— Shavings • Joseph C. Lincoln

... last. The wind was right, and between us and the bull lay only four hundred yards of knee-high grass. All we had to do was to get down on our hands and knees, and, without further precautions, crawl up within range and pot him. That meant only a bit of hard, ...
— The Land of Footprints • Stewart Edward White

... that when we come back. If you were to stop long enough to take in all the interesting sights, we wouldn't get down into Maine this summer. I want to spend a little more time in Boston, although I have seen Faneuil Hall, the new Public Library Building, the Old South Church, Bunker Hill Monument and a hundred other interesting things. The business portion of Boston is ...
— Frank Merriwell's Cruise • Burt L. Standish

... on account of your preference for a certain color hair or certain colored eyes. Do not hire your employes on account of their physical appearance, or on account of their ability to dress in the height of fashion. Get down to their net worth. Find out how much horse sense they have. Hire employes, as far as possible, who are blessed with ...
— Dollars and Sense • Col. Wm. C. Hunter

... and that without dissembling, that when I have been to preach, I have gone full of guilt and terror even to the pulpit door, and there it hath been taken off, and I have been at liberty in my mind until I have done my work, and then immediately, even before I could get down the pulpit stairs, I have been as bad as I was before; yet God carried me on, but surely with a strong hand, for neither guilt or hell could take me ...
— The Works of John Bunyan • John Bunyan

... for his Section Commanders, explained what was to be done, and set off once more. As they were just about to cross the crest, he signalled to them to "get down," and at length they took up a sort of position along the edge of the wood on ...
— "Contemptible" • "Casualty"

... you get down there?" asked the wolf. "Have you been there long? Is the water very deep? Poor fellow, I do pity you! That is no place for you. You have a very bad cold, I see. I wish ...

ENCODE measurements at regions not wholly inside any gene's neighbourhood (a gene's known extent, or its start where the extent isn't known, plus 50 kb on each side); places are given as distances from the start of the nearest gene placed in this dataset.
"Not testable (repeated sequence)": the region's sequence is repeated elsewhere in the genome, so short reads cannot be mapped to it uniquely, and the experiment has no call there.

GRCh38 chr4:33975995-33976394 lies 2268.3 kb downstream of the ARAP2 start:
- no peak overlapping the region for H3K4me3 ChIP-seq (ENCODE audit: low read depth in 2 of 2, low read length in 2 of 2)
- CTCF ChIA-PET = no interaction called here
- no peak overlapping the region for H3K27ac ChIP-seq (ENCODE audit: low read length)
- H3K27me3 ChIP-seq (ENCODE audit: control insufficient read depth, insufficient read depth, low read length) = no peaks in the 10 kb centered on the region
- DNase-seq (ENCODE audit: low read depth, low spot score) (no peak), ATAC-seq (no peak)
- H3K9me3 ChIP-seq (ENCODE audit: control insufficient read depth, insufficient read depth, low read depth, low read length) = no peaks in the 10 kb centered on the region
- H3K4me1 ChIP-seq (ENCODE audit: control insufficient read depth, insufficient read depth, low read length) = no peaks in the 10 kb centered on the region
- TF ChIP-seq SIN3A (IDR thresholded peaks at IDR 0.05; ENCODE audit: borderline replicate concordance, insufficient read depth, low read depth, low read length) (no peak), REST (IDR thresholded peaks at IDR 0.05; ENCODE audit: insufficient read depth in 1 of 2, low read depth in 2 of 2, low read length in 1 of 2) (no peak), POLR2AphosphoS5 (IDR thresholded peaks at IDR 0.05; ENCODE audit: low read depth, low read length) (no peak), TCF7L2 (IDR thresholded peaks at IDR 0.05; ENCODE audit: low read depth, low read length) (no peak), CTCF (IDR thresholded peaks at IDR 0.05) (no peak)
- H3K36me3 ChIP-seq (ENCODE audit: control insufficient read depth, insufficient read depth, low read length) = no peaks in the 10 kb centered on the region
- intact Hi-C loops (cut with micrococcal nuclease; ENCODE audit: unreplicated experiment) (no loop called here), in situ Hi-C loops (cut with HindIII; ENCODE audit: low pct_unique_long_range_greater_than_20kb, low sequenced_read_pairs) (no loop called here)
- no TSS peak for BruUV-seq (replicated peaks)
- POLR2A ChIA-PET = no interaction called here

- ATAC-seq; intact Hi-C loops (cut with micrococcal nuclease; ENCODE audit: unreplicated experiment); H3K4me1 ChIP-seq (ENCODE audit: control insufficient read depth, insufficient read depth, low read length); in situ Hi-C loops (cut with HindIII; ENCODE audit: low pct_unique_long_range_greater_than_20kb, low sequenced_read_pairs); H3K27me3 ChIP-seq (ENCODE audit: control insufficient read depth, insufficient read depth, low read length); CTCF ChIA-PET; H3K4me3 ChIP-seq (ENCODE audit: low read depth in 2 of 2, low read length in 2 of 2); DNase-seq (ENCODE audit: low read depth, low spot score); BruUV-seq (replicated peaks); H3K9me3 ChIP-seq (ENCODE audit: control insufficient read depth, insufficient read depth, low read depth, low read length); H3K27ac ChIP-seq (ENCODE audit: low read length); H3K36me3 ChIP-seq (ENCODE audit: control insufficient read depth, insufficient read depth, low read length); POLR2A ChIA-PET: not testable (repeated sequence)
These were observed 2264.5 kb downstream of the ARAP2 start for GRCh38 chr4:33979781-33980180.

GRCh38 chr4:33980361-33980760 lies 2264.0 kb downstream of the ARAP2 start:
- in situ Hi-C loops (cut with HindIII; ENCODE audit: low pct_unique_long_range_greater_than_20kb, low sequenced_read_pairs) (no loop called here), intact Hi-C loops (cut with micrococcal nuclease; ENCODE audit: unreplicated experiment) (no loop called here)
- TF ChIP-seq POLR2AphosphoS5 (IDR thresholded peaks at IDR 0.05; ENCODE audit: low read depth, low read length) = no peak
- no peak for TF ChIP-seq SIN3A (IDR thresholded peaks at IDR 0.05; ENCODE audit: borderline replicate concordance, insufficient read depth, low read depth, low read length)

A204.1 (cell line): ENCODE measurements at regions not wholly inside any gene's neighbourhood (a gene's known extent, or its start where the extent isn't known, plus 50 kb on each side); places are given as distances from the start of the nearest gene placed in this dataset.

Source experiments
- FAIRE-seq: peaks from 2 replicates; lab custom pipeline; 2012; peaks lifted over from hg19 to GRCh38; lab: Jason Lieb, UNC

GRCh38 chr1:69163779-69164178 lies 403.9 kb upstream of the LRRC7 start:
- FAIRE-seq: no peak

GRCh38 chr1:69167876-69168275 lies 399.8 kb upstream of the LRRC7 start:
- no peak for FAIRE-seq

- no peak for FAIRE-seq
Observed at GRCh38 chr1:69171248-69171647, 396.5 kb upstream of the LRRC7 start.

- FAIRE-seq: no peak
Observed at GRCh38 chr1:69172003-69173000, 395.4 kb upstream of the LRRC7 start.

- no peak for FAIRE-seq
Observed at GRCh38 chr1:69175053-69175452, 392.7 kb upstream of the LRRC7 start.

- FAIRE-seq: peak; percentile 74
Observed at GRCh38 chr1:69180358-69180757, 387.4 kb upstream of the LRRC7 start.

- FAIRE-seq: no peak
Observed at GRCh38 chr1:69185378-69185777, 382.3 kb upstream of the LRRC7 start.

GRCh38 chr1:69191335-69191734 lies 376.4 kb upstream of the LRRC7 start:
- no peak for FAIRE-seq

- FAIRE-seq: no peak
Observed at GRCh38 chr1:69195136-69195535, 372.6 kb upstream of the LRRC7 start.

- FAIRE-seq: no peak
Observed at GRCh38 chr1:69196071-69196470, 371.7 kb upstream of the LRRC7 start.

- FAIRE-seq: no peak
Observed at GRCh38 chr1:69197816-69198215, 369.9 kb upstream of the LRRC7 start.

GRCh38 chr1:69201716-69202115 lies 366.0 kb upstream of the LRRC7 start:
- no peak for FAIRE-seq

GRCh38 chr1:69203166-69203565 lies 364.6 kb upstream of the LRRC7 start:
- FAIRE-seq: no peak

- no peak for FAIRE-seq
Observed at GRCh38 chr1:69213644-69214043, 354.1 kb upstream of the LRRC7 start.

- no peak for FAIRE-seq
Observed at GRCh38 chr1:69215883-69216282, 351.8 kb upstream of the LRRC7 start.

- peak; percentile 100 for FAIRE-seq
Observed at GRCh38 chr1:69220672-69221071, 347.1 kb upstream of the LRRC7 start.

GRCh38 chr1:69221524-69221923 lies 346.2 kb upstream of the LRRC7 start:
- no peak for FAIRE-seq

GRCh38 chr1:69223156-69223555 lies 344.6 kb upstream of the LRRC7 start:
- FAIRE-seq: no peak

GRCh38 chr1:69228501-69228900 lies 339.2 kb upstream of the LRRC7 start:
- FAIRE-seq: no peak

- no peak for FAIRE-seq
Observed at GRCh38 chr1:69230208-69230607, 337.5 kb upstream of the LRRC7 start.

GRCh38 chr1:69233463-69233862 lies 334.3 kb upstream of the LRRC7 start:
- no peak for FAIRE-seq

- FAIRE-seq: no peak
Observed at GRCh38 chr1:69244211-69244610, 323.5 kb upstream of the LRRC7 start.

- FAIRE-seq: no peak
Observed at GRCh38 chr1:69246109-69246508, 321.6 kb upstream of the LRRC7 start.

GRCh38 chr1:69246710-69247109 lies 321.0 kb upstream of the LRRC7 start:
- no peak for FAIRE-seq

— Fifty Fabulous Fables • Lida Brown McMurry

... the way, Jim," said Elsie presently, "just stop her and let me get down. There," springing lightly to the ground, "you may lead them ...
— Elsie's Girlhood • Martha Finley

... nurse had recovered her breath now. "I'll go back and tell her, very quietly. If she could get down-stairs, she can stand it, I think. But I'll be very careful. You come in ten minutes. If she isn't fit, I'll have got her back ...
— The Best Short Stories of 1920 - and the Yearbook of the American Short Story • Various

... 30 ins. or 760 mm. Then visit as soon as possible some point where a level is marked on the map, as a hill top, and read the barometer. This will give the correction to be made to all the previous notes. If there is no level recorded, get down to a stream bed (the larger the better) and read it there, recording the exact place on the map. The level may then be worked out approximately by points above and below on the stream, for accurate reading, hold the aneroid face up, gently tap it, and read; then ...
— How to Observe in Archaeology • Various

... doing you any harm. Perhaps you have little children, who would starve if you didn't come home to them. So I'll let you go. But, on the other hand, it will never do for you to go stealing our sugar. So, when you get down to the floor, run straight to your hole. I don't know where it is, but, when I find out, I will put a piece of sugar on the floor outside it, every evening before I go to bed. And then I will look for the hole through which you got into the sideboard and stop ...
— The Old Willow Tree and Other Stories • Carl Ewald

... the mind of Private Jock Macalister as he reached the German trench was to get down into it; his next conscious thought to get out of it. Up there on the level there were uncomfortably many bullets, and even as he leaped on the low parapet one of these struck the top of his forehead, ran deflecting over the crown of his ...
— Action Front • Boyd Cable (Ernest Andrew Ewart)

... you fellows get down below the car and crawl in under the truck where you can't be seen. Evidently that cuss isn't here, but he's likely to come by and by. If so, nab him if you can, and if you can't, fire two ...
— The Great K. & A. Robbery • Paul Liechester Ford

... 'I'm going to get down in the next street,' returned the old gentleman. 'If you like to come on after us, ...
— The Old Curiosity Shop • Charles Dickens

... silence. Suddenly he leaps into action, an expression of furious rage coming upon his face. His eyes gleam, and he raises his hand as if to strike the two.] Get down on your knees! ...
— Prince Hagen • Upton Sinclair

... in Flemish to his companions, he started up the rise, carrying the field-glasses and a revolver along with him. Watching, they saw him get down and crawl the last yard or so; and then evidently he found a way to level his glasses in ...
— The Boy Scouts on Belgian Battlefields • Lieut. Howard Payson

... "Get down!" he cried, throwing his head back. "I can't fight you as an equal but I will give you one beating for the low dog ...